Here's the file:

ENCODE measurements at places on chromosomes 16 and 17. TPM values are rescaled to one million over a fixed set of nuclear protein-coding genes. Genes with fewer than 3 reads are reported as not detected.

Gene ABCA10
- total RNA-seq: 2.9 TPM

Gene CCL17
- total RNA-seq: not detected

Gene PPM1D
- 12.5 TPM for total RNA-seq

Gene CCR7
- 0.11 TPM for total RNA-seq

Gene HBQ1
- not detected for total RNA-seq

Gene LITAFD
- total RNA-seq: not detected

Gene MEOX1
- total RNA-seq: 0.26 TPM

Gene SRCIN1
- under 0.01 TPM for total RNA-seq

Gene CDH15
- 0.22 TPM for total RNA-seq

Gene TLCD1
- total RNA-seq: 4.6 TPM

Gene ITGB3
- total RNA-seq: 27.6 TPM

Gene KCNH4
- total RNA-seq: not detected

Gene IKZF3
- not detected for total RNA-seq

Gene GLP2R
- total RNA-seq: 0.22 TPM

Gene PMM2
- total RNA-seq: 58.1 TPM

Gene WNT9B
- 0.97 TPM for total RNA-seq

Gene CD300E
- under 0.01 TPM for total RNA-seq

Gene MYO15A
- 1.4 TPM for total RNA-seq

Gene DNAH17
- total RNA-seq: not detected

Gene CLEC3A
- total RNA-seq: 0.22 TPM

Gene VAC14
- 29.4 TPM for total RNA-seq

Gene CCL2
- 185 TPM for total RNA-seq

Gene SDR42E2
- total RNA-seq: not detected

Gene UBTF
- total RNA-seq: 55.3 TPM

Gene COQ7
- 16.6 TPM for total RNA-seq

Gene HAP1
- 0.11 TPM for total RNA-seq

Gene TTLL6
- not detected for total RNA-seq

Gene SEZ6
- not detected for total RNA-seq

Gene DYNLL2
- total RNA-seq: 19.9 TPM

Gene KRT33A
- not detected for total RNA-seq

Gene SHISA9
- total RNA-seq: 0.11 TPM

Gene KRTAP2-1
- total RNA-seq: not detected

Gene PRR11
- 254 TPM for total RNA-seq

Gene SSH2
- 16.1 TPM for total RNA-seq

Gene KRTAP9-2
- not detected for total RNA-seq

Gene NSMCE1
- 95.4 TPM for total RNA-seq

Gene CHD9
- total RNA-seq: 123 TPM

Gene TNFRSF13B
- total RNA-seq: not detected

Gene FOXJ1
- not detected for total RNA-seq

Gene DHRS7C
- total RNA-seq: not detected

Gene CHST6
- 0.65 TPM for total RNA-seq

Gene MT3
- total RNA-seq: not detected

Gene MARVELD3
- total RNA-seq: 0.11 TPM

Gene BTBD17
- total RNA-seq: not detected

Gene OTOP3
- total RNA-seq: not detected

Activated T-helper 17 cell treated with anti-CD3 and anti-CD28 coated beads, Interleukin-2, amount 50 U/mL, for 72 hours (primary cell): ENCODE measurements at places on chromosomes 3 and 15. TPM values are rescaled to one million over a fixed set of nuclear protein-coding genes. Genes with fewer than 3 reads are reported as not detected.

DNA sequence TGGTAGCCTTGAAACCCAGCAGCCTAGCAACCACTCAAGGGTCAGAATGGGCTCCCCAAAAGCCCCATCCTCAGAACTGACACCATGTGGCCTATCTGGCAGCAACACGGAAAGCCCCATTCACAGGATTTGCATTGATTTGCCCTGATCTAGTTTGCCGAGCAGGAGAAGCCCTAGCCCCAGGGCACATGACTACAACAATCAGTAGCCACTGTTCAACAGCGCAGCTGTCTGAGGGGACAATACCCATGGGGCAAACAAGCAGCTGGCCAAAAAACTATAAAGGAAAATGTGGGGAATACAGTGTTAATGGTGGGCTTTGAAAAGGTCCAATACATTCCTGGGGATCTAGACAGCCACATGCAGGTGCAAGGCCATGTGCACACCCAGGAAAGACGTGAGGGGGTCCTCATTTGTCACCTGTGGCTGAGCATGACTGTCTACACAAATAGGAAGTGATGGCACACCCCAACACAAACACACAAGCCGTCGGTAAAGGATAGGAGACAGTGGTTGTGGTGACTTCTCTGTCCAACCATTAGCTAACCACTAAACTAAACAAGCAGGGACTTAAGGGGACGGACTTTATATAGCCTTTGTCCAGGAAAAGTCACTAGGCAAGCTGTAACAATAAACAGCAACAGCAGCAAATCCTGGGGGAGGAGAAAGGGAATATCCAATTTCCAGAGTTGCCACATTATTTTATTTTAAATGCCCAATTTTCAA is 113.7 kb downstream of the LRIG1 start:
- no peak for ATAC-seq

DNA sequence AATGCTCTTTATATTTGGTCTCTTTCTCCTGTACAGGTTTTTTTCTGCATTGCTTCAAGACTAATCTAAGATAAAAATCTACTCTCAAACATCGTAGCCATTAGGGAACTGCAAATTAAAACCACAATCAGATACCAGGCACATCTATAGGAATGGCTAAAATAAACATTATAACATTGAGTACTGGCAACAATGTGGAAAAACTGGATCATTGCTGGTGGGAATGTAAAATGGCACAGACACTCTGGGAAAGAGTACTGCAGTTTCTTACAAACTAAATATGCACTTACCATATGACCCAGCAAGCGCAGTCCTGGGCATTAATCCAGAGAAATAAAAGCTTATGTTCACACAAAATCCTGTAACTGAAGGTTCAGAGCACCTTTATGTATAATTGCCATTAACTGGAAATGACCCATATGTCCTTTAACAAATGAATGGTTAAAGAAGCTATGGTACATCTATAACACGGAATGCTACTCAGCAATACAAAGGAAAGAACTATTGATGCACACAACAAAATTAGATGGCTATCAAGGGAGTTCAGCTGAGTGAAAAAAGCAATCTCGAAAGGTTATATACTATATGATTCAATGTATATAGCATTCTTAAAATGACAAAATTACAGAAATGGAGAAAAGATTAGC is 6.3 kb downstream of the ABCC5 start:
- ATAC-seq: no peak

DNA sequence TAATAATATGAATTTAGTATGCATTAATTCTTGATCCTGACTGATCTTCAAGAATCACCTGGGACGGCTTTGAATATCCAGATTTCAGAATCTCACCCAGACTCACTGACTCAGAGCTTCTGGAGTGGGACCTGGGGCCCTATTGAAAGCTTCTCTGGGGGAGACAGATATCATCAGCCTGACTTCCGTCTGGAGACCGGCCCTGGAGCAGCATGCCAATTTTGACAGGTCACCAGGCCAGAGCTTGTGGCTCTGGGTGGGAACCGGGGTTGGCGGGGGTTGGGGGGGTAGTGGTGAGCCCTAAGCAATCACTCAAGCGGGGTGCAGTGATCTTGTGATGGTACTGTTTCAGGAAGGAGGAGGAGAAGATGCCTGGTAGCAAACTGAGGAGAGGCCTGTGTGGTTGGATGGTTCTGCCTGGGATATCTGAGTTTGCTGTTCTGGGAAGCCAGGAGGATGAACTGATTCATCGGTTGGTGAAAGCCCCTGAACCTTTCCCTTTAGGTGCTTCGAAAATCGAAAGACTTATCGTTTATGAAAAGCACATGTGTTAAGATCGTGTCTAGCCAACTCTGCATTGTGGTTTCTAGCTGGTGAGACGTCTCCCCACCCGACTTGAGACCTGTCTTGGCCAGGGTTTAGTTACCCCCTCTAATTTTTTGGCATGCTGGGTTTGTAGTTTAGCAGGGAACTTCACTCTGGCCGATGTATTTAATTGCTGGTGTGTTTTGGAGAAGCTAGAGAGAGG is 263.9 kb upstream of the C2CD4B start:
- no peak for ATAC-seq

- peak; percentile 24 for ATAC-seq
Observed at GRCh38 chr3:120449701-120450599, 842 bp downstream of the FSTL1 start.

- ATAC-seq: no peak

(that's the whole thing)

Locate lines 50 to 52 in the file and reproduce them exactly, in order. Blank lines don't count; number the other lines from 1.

Gene COQ7
- 16.6 TPM for total RNA-seq

Gene HAP1